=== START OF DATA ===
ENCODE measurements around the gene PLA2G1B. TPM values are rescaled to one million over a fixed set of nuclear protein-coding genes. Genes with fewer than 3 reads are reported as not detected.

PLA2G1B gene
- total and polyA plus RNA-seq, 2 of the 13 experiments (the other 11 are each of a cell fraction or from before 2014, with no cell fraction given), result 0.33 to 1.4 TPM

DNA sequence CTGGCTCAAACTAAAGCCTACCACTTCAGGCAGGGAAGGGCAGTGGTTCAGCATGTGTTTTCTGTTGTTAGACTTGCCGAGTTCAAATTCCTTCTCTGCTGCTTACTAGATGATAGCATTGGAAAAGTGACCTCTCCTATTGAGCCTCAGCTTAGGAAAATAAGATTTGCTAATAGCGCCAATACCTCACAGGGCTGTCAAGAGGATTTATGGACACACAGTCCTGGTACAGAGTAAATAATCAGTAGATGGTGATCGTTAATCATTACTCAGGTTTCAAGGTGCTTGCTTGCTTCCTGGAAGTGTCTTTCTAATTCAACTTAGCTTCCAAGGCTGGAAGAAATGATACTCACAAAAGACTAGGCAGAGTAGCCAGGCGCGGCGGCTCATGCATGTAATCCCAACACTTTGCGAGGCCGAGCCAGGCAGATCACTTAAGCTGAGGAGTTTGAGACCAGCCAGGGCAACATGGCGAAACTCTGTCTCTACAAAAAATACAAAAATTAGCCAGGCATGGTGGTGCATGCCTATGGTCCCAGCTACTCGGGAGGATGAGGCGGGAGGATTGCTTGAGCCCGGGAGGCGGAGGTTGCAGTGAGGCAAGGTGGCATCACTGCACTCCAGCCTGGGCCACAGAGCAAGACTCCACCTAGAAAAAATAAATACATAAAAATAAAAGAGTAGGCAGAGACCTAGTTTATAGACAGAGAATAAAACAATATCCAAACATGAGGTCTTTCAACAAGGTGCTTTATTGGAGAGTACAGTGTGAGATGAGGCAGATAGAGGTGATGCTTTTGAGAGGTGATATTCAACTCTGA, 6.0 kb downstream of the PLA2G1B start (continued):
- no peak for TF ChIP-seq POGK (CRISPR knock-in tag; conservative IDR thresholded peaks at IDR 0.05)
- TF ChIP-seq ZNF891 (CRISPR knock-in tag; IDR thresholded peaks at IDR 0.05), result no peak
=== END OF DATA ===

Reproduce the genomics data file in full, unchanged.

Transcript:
ENCODE measurements around the gene PLA2G1B. TPM values are rescaled to one million over a fixed set of nuclear protein-coding genes. Genes with fewer than 3 reads are reported as not detected.

PLA2G1B gene
- total and polyA plus RNA-seq, 2 of the 13 experiments (the other 11 are each of a cell fraction or from before 2014, with no cell fraction given), result 0.33 to 1.4 TPM

DNA sequence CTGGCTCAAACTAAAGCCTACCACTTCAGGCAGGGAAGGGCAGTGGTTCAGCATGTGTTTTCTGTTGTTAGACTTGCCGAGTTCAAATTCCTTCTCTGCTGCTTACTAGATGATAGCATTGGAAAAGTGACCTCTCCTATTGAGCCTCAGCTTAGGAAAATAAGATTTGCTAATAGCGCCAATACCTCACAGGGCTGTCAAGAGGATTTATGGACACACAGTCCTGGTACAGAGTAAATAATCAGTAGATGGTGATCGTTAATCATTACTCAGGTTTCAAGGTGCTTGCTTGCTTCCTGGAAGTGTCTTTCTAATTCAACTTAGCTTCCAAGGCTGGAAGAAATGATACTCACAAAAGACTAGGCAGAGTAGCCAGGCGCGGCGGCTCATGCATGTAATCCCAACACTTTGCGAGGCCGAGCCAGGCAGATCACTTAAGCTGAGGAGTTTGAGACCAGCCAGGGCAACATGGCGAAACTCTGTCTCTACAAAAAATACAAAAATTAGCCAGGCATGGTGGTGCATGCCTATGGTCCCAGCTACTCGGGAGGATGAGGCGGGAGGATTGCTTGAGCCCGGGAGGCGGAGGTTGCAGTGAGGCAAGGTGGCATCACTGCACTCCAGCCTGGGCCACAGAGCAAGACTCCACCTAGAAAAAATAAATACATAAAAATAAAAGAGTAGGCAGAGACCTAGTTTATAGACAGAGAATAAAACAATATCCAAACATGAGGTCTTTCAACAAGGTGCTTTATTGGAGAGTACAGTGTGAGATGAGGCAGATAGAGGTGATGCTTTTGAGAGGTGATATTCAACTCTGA, 6.0 kb downstream of the PLA2G1B start (continued):
- no peak for TF ChIP-seq POGK (CRISPR knock-in tag; conservative IDR thresholded peaks at IDR 0.05)
- TF ChIP-seq ZNF891 (CRISPR knock-in tag; IDR thresholded peaks at IDR 0.05), result no peak